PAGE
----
My parents and I arrived in Grande Cache, Alberta, in 1976, the year I was born. The town had been recently carved out of the dense wilderness to service the new coal mine where my father had found a job. From the back window of our bungalow, the boreal forest stretched north, largely unbroken, for hundreds of kilometres to the tundra, a dark tangle of trees, mysterious and forbidding. One neighbour found that a wolverine had eaten through his cabin’s roof and ripped open cans of food. Grizzly bears, wolves, and lynx roamed the woods around our town.
As dark as it appeared from my kitchen door, the forest became something very different when I entered it: an endless web of soft-floored rooms, each one unique, connected by narrow trails rising, falling, and weaving throughout the pine and spruce. It gave me a deep feeling of well-being and excitement. These hidden places, the mottled sun on the forest floor, the fresh smell of so many plants and trees, formed my strongest childhood memories in the Alberta foothills. We left when I was six.
Stretching from Newfoundland to the Yukon, the boreal forest is our Amazon. It acts as the lungs of the world, our largest terrestrial carbon storehouse. Thousands of species, some of them endangered, make their home there. The first great human threat was the fur trade, which led to the beaver’s decline. Human settlement, agriculture, and forestry followed. Today the greatest menace is mining activity, including oil and gas exploration and extraction. In Alberta, the amount of land cleared each year for seismic lines, a vast network of exploratory roads, already compares with that cleared for logging; unlike logged areas, seismic lines rarely recover. There is no economic incentive for rehabilitation. Natural gas extracted via these roads fuels one of the largest industrial projects in history, the Alberta oil sands.
It’s a complicated story—hopeful or depressing, depending on where you look. In New Brunswick, 81 percent of the forest has been accessed by industry. Southwest of James Bay in Manitoba and Ontario, the Ring of Fire houses a motherlode of mineral deposits beneath the world’s third-largest stretch of intact forest, over 500,000 square kilometres. It is on the brink of a massive development that is already drawing comparisons to the dawn of Alberta’s oil sands production in the 1960s. Each seismic line that penetrates the forest opens up further access, and fragmentation continues to degrade the health of the entire ecosystem. Planning is likewise fragmented among government bodies with competing goals of protection versus development. In 2010, the Canadian Boreal Forest Agreement created a tentative partnership among logging companies and environmental groups to protect critical woodland caribou habitat, but the long-term goal of preserving 50 percent of the boreal forest remains in the nascent stage. Only 8.5 percent of Canada’s land mass is under permanent protection, well below the global average.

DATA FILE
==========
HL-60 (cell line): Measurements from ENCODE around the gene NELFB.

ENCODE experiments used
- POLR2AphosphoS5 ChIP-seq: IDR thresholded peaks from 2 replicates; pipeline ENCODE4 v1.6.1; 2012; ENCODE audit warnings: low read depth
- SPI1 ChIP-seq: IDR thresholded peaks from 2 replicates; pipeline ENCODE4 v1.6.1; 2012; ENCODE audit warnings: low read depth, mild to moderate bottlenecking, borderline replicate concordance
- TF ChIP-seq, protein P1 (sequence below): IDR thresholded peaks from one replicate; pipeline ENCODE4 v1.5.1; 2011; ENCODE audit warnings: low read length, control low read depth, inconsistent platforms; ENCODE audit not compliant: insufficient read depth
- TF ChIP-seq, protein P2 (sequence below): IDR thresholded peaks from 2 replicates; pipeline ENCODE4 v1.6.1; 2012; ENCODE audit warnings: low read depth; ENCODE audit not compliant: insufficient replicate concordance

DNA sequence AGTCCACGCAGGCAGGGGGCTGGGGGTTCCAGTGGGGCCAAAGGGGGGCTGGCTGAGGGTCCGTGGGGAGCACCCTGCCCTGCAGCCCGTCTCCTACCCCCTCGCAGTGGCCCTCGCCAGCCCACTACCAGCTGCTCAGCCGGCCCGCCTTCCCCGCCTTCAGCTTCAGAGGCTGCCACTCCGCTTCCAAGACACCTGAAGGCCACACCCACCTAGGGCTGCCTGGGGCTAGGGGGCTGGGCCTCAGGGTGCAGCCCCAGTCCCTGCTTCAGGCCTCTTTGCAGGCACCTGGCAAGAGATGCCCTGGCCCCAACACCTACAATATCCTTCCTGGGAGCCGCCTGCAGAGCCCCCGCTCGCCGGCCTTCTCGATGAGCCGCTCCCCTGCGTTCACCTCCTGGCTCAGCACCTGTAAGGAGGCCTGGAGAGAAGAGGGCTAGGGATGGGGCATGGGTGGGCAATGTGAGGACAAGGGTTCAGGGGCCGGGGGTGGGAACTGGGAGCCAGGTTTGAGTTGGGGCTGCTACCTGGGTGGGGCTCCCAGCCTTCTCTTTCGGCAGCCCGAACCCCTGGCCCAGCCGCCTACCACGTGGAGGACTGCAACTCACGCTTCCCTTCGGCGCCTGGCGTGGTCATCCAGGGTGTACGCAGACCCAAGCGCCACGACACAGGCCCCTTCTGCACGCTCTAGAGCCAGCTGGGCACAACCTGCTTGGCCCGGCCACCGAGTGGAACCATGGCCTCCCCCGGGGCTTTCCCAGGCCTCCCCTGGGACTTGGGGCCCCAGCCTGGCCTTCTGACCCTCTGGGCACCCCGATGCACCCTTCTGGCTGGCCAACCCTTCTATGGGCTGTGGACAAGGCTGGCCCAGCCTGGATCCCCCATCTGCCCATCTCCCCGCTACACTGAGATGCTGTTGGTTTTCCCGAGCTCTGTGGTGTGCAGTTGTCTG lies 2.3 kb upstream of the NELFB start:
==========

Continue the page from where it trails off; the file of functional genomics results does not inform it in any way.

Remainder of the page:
Recently, I drove into Grande Cache from the north, on a road that didn’t exist when I lived there. The coal mine that once supported my family had closed and reopened. It had also paved the way for extensive industrial development. Old-growth coniferous forest is now interspersed with second-growth deciduous. The local woodland caribou, a sensitive species and a good indicator of the ecosystem’s health, is in precipitous decline. Yet the feeling of freedom and well-being that the forest has always given me remained. It was, and still is, enough to know that such a large wild expanse exists, and that billions of birds will breed there again next spring. The boreal forest will take care of itself—if we allow it enough room to breathe.
This appeared in the November 2011 issue.
Eamon Mac Mahon is a frequent contributor to The Walrus.